These storybook buttons feature a character "Mr. Rook." The design was a based on a story, "The Ballad or Mr. Rook," written by George Wyndham, chief secretary of Ireland, & illustrated by his wife Madeline, to entertain their ill son.
The story was published in 1901 in verse form, about a company of rooks (birds smaller than crows) who gather in Clouds, Mr Wyndham's family neighborhood. There the birds find a safe place to nest & a kind lady to feed them. The bird with the umbrella is based on an illustration from the story, because even delicate Victorian birds need not get wet.
Perhaps it was the influence of heraldry images on livery in the UK. Or it may have been the Arthurian revival in fiction & non-fiction stories of the 19th century that made armor & weaponry a popular subject for Victorian buttons. The last button above depicts Jean La Hache, aka Jeanne Hachette, a French heroine who helped to defend the town of Beauvais in 1472. She took an ax to an invading soldier who had scaled the city walls & was joined in battle by other women to defend their town. In this scene she is poised to attack one man while another falls to his death. The city celebrates with a holiday in her honor every June.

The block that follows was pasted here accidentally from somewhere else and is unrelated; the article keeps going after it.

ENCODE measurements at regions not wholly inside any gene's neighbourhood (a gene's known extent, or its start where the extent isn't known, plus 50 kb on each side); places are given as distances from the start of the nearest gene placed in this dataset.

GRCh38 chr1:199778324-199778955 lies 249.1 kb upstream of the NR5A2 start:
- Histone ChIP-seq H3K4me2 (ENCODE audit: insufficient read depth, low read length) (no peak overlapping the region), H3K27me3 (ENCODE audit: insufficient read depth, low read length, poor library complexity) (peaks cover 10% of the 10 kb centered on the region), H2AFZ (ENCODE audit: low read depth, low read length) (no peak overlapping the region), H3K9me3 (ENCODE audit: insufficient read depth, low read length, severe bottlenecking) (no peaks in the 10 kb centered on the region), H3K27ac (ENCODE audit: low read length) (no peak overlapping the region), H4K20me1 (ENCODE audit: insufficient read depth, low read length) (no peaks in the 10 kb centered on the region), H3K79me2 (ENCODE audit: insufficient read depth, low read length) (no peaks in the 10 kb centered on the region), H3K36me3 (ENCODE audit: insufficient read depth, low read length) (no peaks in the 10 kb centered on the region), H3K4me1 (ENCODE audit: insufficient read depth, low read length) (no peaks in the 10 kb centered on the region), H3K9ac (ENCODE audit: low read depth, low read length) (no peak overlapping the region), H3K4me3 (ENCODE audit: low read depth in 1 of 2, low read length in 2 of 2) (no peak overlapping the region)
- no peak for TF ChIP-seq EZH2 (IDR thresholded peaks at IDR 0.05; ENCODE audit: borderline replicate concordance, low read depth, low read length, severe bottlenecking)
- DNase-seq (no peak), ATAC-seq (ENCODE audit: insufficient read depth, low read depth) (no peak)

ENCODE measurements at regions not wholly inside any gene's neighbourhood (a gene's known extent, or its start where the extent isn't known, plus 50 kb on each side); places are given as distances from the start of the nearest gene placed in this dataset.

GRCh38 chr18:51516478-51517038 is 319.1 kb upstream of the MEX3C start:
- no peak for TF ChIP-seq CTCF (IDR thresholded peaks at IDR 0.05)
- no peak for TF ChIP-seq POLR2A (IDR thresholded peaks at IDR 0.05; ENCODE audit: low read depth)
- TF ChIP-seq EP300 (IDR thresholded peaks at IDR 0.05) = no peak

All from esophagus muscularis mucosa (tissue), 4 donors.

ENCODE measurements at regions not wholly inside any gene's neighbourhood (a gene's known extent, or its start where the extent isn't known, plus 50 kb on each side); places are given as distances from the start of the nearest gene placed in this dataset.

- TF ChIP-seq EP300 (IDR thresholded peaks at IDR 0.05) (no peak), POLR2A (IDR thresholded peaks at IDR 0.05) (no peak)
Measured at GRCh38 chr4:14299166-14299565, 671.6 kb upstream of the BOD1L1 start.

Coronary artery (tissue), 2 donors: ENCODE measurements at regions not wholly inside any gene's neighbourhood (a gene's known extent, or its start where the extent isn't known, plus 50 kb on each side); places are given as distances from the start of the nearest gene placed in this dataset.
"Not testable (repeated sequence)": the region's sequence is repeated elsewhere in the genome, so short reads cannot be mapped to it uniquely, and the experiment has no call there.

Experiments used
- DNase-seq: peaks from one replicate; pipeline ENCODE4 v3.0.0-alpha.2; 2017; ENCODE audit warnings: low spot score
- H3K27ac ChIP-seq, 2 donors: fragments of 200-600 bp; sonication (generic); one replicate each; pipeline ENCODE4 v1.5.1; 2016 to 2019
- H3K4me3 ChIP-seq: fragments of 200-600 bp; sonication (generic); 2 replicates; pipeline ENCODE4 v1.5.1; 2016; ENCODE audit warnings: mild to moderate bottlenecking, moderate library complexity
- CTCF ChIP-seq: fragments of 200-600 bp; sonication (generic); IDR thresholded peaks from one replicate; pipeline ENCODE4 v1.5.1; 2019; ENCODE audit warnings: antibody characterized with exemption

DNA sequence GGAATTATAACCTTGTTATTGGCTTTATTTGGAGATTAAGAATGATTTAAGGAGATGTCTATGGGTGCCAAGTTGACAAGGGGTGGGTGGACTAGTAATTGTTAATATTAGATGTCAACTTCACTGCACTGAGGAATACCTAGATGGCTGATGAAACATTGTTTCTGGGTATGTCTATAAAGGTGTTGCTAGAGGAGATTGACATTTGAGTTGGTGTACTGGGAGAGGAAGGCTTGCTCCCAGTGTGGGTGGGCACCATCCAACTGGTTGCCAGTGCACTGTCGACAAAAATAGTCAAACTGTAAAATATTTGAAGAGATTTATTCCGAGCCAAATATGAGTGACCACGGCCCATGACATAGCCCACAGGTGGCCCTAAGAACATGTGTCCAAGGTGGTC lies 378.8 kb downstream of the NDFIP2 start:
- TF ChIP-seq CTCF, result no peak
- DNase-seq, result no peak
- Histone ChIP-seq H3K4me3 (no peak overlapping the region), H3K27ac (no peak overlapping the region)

Whether you call him Neptune or Poseidon, this god of the sea was a favorite mythological design on Victorian buttons. He is always pictured with his trident, & sometimes on a shell or with seahorses. Here are a few of his many incarnations.
Several types of Victorian metal picture buttons with dragons and winged beasts. Includes one depicting Saint George slaying a dragon.
Dignity & Impudence, inspired by the popular 1839 painting by Sir Edwin Henry Landseer.
Mans best friend immortalized in button form. Includes a couple of sporting buttons & various breeds.
Antique Victorian crane buttons made in Paris, France, on original card with blue metallic tint. The crane, stork, or heron are 3 similar looking birds with similar symbolism dating to ancient times. Fifteen species of crane inhabit five continents.
Greek & Roman myth described the dance of cranes as one of love, joy & a celebration of life. The crane was associated with the sun god Apollo & is a sign of Spring. In Japanese, Chinese & Korean culture, the cranes fabled lifespan of 1000 years has made it a symbol of longevity, immortality & happiness.
The Japanese Crane has a red crown & white body. It stands nearly 5ft tall, with a wingspan of more than 6ft & is considered one of the most magnificent. These large & powerful wings were believed to carry people to higher levels of spiritual enlightenment & souls to paradise. The Japanese refer to the crane as “the bird of happiness;” the Chinese as “heavenly crane,” believing it to be a symbol of wisdom.
I often wonder about the reasoning behind some design choices of button manufacturers in the 19th century. Some designs include everyday objects such as the corner of a lacy handkerchief, dice, horseshoes, buckles, bows, tassels, wreaths, fringed pillows, shells, medieval weaponry, umbrellas, plant containers, vases & more. The design on the large unused buttons of this card are a decorative box on a fancy lace doily.